Mexico is considered one of the worst places in Latin America for press freedom and one of the most dangerous places in the world to be a journalist. Between 2000 and the beginning of 2012, 55 journalists have been murdered in Mexico.
The murders of journalists are brutal – shootings, stabbings, decapitations, strangulations, torture – with the majority of them linked to the rampant and lawless drug cartels that plague Mexico. The intimidation and murder of print, broadcast and online journalists, as well as other media professionals, amounts to a systematic disabling of one of the most important conduits for truth, and tools for change. This accreted loss of men and women in Mexico who investigate and reveal information that is in the public interest will affect the ability of all citizens to make informed decisions and push for changes they believe to be right and important.
A photo exhibition highlighting the issue of press freedom in Mexico has been developed by CAFOD in collaboration with The Guardian and the Committee to Protect Journalists (CPJ), and launched on World Press Freedom Day on May 3, 2012. It marks the courage and determination of ‘The Silenced’ and those who continue to fight to tell the truth about the Latin American drug cartels, despite the risks.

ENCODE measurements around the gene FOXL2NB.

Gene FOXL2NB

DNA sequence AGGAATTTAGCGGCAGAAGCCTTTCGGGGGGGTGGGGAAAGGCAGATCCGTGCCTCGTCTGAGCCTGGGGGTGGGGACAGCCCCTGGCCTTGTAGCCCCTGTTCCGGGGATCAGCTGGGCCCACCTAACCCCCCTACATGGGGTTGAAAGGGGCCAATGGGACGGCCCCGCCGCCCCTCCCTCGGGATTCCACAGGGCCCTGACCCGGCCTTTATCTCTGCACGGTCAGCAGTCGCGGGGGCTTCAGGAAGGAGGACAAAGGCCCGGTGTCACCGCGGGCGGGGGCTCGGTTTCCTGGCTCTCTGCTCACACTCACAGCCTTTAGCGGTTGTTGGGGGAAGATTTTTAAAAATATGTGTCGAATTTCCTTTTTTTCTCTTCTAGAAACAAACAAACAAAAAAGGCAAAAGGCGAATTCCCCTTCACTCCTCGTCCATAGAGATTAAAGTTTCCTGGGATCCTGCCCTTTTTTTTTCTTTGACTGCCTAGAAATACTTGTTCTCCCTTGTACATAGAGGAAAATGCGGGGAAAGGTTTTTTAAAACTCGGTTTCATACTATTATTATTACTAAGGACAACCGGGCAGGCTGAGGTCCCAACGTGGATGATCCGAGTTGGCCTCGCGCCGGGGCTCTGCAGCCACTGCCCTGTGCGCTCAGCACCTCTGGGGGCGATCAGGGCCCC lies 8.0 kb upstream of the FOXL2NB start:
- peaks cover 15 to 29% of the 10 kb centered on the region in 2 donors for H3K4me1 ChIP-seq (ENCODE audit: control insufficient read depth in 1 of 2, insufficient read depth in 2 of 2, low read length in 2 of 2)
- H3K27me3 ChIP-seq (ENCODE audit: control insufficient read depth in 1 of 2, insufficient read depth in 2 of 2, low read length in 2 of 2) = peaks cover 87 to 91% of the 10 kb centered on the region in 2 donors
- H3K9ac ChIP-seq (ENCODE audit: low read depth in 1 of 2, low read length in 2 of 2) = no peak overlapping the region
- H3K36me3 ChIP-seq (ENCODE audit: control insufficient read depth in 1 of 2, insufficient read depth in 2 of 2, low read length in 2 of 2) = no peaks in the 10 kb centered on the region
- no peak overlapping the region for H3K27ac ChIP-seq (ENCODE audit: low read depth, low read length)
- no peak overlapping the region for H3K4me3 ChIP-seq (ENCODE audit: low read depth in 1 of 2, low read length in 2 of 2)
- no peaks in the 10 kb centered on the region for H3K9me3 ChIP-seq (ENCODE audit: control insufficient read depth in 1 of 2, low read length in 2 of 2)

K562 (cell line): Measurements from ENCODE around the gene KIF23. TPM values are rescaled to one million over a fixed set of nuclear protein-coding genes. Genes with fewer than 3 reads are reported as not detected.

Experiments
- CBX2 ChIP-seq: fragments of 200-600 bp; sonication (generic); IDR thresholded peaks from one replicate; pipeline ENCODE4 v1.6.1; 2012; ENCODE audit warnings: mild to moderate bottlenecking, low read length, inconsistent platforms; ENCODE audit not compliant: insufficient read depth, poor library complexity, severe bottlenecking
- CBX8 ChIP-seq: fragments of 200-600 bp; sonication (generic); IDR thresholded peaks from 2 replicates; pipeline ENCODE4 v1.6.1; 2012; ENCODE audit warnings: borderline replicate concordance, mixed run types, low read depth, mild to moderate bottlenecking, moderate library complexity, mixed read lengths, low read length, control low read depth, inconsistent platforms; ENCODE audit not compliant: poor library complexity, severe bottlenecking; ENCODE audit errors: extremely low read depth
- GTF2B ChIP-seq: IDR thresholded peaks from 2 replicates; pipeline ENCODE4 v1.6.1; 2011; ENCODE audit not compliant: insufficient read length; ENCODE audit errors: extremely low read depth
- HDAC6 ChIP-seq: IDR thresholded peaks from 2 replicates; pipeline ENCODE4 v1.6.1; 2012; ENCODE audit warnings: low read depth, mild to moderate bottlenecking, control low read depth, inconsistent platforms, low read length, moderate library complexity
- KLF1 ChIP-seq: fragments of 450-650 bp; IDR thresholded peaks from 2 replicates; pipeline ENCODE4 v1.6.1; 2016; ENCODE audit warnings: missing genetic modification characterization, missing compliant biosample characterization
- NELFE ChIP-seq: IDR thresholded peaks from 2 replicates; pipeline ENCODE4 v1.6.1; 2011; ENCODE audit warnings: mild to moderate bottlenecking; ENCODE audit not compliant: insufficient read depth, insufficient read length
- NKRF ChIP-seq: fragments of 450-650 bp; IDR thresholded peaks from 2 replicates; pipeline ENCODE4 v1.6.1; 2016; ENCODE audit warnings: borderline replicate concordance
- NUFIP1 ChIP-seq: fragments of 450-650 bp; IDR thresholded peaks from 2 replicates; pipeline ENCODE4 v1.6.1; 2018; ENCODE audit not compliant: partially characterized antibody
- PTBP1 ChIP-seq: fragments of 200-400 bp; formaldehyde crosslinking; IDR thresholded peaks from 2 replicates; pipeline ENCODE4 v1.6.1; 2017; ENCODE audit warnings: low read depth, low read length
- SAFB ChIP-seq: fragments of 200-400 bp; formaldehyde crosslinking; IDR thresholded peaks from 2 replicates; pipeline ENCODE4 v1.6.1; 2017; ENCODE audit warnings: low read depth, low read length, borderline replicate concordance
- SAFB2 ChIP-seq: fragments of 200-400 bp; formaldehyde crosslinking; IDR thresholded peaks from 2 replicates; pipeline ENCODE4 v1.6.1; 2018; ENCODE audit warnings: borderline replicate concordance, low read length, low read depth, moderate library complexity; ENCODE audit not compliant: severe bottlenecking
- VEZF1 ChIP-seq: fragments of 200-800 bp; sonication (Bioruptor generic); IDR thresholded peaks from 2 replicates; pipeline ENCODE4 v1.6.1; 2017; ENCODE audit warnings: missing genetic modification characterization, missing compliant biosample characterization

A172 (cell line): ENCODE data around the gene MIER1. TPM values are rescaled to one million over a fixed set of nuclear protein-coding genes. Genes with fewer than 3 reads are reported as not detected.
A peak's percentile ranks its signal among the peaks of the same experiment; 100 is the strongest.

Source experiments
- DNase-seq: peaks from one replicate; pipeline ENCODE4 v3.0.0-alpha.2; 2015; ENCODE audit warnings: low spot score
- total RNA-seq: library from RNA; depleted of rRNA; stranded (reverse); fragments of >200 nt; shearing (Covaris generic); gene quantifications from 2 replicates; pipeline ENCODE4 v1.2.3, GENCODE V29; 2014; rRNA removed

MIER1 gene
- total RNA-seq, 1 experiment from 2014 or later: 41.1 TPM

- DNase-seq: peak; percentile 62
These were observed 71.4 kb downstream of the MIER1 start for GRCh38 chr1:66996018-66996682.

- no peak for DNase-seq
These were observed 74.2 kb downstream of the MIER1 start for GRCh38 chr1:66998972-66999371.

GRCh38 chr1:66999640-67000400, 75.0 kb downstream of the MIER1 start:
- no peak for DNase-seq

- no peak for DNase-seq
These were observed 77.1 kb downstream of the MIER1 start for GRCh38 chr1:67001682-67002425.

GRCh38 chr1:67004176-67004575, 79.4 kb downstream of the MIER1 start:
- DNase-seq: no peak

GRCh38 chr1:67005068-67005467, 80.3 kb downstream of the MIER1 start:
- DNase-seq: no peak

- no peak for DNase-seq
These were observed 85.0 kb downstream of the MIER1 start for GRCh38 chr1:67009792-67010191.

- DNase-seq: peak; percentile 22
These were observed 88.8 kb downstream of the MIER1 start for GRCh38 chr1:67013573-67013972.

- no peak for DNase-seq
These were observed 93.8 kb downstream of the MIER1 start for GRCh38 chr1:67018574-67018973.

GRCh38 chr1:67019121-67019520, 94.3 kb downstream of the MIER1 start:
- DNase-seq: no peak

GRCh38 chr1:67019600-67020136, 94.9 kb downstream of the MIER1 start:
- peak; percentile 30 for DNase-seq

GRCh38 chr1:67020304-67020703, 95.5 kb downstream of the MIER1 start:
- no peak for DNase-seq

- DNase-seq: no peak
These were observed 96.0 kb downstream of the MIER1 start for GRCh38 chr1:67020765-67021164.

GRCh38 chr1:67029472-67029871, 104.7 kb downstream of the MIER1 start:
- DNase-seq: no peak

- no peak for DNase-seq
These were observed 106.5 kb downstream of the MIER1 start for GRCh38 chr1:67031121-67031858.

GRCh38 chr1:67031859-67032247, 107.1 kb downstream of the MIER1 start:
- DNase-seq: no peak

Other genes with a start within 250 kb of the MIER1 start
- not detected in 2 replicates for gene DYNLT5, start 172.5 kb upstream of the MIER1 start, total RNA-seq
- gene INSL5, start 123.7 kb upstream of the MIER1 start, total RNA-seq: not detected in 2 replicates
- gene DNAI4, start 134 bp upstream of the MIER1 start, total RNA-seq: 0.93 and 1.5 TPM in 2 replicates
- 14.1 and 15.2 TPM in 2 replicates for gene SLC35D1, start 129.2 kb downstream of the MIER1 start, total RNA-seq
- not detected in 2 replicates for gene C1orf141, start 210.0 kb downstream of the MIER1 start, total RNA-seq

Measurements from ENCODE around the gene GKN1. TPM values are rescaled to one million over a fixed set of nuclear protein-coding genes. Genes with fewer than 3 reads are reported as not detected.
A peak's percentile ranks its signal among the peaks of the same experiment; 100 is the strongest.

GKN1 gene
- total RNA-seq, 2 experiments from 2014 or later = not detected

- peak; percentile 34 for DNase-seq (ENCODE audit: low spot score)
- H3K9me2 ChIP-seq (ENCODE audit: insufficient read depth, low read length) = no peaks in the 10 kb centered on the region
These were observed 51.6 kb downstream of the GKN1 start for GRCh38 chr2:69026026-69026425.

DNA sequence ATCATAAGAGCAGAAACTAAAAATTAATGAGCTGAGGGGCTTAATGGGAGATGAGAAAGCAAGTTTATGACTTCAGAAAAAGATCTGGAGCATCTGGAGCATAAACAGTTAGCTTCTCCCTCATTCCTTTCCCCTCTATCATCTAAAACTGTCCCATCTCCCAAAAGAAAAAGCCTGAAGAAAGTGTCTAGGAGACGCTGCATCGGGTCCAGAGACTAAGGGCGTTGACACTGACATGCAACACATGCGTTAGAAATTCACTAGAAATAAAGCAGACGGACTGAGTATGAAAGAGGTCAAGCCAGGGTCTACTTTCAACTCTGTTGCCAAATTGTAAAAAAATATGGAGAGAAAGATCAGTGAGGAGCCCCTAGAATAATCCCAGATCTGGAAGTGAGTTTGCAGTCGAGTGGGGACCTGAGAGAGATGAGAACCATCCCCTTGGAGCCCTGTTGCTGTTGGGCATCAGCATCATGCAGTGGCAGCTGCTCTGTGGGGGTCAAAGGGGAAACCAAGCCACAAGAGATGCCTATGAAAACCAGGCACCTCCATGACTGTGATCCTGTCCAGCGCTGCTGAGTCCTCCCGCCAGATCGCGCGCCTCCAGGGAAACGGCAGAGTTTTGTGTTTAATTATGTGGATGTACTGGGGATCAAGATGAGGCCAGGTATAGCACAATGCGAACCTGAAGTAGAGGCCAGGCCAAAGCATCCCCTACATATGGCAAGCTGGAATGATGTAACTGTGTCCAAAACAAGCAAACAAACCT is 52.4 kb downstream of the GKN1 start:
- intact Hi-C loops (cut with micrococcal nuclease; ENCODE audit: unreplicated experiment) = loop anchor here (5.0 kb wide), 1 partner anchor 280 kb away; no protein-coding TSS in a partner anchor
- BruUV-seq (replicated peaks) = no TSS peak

Here are some comments from those who supported the launch of The Silenced: Fighting for Press Freedom in Mexico which took place in The Guardian’s London HQ:
President of the National Union of Journalists Donnacha DeLong:
“Decades of political corruption and human rights abuses in Mexico have created a toxic situation in which drug cartels have thrived. Journalists who try to report on what’s going on are paying the ultimate price for just doing their jobs. An exhibition like this that draws attention to the situation they face is an important step towards changing the situation in Mexico.”
CAFOD director Chris Bain:
“In the UK we can often take freedom of the press for granted, but in Latin America, the fight to tell the truth too often results in death. All those who seek out wrongdoing and speak up against the perpetrators must be protected; they are society’s watchmen and women, and they are vital to the wellbeing of every family, community, region and country. The courageous reporters commemorated in this exhibition must be remembered not just for their deaths, but for their dedication to rooting out the truth and laying it bare for the public to see. If the world is looking for heroes, here they are.”
The exhibition received extensive online coverage both before and after its launch, with articles appearing on; The National Union of Journalists website, Left Foot Forward, and the UNESCO website amongst others.
For more information on the exhibition at Morley College, please visit morleycollege.ac.uk. For more information about The Silenced and press freedom in Mexico fightingforpressfreedom.com and please follow us on Twitter #TheSilenced.